Ask the organizers of JumpBrush: Pacific Coast Dance Convergence to name their favorite thing about the festival, and they’ll invariably mention the Ballet Café.
“We really created an environment where dancers got to open up a dialogue,” said Civic Ballet of San Luis Obispo Artistic Director Drew Silvaggio, describing an area in front of the Performing Arts Center’s Spanos Theatre where dancers bonded over juice boxes and granola bars.
Added local choreographer Lisa Deyo, “Amazing connections happened there.”
Ballet Café is back this year at JumpBrush, running today through Saturday at the Christopher Cohan Performing Arts Center in San Luis Obispo.
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The biennial dance festival, which debuted in 2010, features three full days of classes, workshops and performances by the likes of San Francisco’s Joe Goode Performance Group. Leslie Baumberger, co-owner of CORE Dance Group in San Luis Obispo, said JumpBrush seeks to forge stronger bonds between Central Coast dancers.
“The dance scene in San Luis Obispo is huge,” said Baumberger, who came aboard as a festival organizer earlier this year. “We want to become a true dance community instead of a bunch of dance studios.”
Starting from scratch
Deyo, Silvaggio and Ballet Theatre of San Luis Obispo founder Theresa Slobodnik began planning JumpBrush in 2008, joined by Variable Velocity Performance Group co-founder Diana Stanton a year later.
“When you set out to do these things for the first time, there’s no real book,” Silvaggio explained. “Nobody says, ‘Oh, you’re setting out to do a dance festival. Here’s ‘Dance Festivals for Dummies.’ ”
“We started literally from scratch,” he added.
Thankfully, the organizers said, the first JumpBrush went off without a hitch.
“We were really pleased that so many people walked out of (the festival) feeling so incredibly energized and enthusiastic,” said Ron Regier, managing director of the PAC.
This year’s JumpBrush will build on that foundation by bringing ballet, Bollywood, jazz, musical theater and other dance classes to intermediate-to- advanced dancers age 12 and up. (A new program, HopBrush, caters to younger dancers.)
Local dance instructors include Norm and Anne Tiber, who teach international folk dancing at Cal Poly, and Jenny Appell and Bruce Oglivie of the African dance troupe Higher Movement.
They’ll be joined by visiting choreographers Joe Chad Michael Hall and Damon Rago, who both teach dance at Loyola Marymount University in Los Angeles, and Angela Banchero-Kelleher, an associate professor of modern dance at Utah Valley University.
Joe Goode, artistic director of the Joe Goode Performance Group, is taking part in the festival’s new reverse residency program, creating a new work using local dancers. In the meantime, Silvaggio and Stanton are working with members of the Joe Goode Performance Group.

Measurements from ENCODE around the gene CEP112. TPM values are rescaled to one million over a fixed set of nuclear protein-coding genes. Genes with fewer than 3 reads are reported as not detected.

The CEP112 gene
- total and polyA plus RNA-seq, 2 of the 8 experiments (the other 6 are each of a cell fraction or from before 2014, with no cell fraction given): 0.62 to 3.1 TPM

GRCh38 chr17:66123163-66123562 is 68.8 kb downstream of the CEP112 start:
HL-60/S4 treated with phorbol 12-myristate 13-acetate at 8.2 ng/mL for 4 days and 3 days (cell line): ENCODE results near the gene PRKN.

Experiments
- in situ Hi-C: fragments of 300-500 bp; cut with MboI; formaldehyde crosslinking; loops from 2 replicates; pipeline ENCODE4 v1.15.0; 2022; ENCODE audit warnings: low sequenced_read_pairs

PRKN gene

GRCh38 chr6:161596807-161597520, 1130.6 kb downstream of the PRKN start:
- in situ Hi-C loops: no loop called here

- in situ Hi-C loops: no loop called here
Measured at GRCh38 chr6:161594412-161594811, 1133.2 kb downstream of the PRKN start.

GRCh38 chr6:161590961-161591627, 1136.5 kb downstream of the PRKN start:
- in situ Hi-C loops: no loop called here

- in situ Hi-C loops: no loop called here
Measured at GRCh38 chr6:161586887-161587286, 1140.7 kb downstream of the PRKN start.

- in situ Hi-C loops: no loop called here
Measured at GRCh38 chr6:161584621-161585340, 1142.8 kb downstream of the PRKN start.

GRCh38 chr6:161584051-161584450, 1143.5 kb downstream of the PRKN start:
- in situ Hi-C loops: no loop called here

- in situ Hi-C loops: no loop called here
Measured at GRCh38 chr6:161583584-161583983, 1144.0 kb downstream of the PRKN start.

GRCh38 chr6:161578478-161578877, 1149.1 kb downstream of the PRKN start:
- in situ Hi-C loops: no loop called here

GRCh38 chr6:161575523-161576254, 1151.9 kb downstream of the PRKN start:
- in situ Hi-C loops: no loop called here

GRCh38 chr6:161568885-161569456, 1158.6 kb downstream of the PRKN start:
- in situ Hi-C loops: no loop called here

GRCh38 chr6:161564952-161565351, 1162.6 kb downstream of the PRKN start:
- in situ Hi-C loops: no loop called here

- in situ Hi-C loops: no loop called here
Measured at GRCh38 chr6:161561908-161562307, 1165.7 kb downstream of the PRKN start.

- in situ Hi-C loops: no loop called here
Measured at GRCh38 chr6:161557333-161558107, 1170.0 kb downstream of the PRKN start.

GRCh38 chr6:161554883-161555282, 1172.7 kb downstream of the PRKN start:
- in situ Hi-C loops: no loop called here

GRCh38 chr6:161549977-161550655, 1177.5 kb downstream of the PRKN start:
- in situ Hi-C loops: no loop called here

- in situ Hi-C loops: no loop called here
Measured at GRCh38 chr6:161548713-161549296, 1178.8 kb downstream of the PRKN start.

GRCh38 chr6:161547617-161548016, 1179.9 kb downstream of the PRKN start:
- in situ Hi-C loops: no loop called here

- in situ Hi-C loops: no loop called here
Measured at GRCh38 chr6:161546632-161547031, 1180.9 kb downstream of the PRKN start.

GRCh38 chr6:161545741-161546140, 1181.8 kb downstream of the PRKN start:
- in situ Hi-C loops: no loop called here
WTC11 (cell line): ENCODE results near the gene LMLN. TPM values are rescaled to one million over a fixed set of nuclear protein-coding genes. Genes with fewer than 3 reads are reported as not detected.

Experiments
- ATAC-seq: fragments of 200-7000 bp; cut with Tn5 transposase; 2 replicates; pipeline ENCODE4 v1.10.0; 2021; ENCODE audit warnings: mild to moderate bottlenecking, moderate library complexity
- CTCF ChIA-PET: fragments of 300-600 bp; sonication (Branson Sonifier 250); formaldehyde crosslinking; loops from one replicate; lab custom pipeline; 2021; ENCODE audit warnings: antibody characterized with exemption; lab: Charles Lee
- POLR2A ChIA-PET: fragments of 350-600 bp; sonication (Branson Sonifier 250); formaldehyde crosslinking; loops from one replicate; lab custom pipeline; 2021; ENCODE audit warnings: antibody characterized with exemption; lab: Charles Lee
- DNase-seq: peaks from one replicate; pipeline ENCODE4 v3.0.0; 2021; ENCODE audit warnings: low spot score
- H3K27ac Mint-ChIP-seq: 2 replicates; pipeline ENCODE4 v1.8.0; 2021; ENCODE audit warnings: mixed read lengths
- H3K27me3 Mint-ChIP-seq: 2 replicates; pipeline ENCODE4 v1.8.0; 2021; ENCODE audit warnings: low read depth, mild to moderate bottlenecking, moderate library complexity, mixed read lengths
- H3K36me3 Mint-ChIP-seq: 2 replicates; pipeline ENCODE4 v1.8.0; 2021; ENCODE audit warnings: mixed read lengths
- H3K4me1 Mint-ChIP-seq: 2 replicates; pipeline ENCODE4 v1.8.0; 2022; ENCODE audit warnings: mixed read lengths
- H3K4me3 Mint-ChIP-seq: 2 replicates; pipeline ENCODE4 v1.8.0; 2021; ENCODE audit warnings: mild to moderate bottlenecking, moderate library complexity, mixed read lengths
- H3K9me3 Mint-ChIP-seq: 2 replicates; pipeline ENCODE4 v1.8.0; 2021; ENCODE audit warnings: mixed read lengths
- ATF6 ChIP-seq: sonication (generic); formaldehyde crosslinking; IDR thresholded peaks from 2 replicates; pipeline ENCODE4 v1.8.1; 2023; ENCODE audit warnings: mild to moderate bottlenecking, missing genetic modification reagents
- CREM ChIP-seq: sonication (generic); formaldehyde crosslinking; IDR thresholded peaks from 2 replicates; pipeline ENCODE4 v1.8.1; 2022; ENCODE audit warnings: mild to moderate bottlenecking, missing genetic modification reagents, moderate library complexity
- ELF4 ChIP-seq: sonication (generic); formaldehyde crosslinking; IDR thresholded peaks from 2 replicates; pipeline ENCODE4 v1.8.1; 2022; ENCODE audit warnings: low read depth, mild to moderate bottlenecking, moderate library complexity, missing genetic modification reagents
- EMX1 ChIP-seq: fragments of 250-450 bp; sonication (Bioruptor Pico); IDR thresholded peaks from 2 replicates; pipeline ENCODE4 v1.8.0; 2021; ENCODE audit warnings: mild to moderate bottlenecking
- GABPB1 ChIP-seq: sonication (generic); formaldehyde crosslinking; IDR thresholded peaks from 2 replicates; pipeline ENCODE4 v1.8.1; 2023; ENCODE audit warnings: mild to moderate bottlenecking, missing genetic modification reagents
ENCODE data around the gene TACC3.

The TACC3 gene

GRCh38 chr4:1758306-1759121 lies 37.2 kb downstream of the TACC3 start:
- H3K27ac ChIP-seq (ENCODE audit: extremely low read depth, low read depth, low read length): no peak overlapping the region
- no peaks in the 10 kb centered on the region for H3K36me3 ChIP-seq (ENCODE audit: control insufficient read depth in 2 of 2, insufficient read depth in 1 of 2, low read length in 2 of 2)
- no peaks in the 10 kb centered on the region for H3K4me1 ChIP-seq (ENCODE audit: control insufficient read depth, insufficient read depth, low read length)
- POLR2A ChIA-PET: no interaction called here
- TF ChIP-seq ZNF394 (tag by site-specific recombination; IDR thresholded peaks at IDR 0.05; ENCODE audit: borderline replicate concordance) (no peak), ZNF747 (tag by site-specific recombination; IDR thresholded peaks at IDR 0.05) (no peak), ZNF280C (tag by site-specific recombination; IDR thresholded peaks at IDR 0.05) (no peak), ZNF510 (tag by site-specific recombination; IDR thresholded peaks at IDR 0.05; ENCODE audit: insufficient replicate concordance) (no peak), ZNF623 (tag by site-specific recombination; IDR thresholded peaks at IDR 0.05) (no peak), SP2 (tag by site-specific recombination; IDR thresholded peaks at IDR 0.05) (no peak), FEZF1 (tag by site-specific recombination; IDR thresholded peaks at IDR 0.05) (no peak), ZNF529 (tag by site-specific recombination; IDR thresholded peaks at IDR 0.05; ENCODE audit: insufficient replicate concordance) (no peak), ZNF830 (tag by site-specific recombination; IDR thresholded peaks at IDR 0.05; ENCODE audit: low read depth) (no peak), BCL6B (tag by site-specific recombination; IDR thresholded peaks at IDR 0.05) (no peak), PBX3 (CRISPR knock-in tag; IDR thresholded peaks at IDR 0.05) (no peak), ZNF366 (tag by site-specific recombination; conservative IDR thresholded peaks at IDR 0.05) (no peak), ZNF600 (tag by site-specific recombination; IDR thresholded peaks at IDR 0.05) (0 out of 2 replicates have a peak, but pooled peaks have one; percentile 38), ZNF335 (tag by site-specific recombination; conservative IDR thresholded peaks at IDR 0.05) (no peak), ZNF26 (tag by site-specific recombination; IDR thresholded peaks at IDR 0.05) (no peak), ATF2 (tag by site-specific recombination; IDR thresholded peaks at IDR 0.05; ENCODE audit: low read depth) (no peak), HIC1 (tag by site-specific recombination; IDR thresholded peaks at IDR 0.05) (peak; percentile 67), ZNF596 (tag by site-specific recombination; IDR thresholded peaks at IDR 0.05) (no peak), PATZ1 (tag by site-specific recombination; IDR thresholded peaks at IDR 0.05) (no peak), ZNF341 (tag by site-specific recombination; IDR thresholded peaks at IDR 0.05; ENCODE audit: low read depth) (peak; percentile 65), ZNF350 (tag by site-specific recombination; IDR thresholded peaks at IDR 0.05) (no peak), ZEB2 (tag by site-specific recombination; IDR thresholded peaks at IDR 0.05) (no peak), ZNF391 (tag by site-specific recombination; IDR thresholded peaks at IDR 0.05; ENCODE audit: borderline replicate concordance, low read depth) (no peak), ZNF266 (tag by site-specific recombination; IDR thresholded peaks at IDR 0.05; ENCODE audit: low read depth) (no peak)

Silvaggio plans to restage his piece “Mob,” which premiered at JumpBrush in 2010.
“Every single concert I’ve ever gone to has inspired this piece,” said Stanton, describing the work as “atmospheric.” “It’s about friction. It’s about people moving together and feeding off each other’s energy.”
Stanton will present a revised version of “We Come, We Go,” featured this May in Variable Velocity’s annual showcase, “Inside Out.” The piece traces a sort of spiritual evolution from “earthy organic material to animalistic movement to urban professional grid-like patterns of dance,” she explained.
Both pieces will be featured as part of Saturday’s closing night showcase, “JumpBrush in Concert.”
Hotbed for discovery
Central Coast audiences have two chances to catch JumpBrush in action.
The Joe Goode Performance Group will explore the iconic American image of the cowboy in “The Rambler,” tonight at the Cohan Center.
“I’ve always been fascinated by the American West and the spirit of the frontier person who first ventured out of safety,” Goode explained. “That spirit really persists here (in California). It’s still a hotbed for that kind of discovery and exploration.”
Saturday’s “JumpBrush in Concert” features performances by local and visiting dancers, plus a grand finale accompanied by Cal Poly organist Paul Woodring.
According to Silvaggio, JumpBrush has the potential to put the Central Coast dance scene on the map.
“If San Luis Obispo can be known for something as altruistic and awesome and artistic as having a huge dance festival that would be a great notch in this great city’s belt,” he said.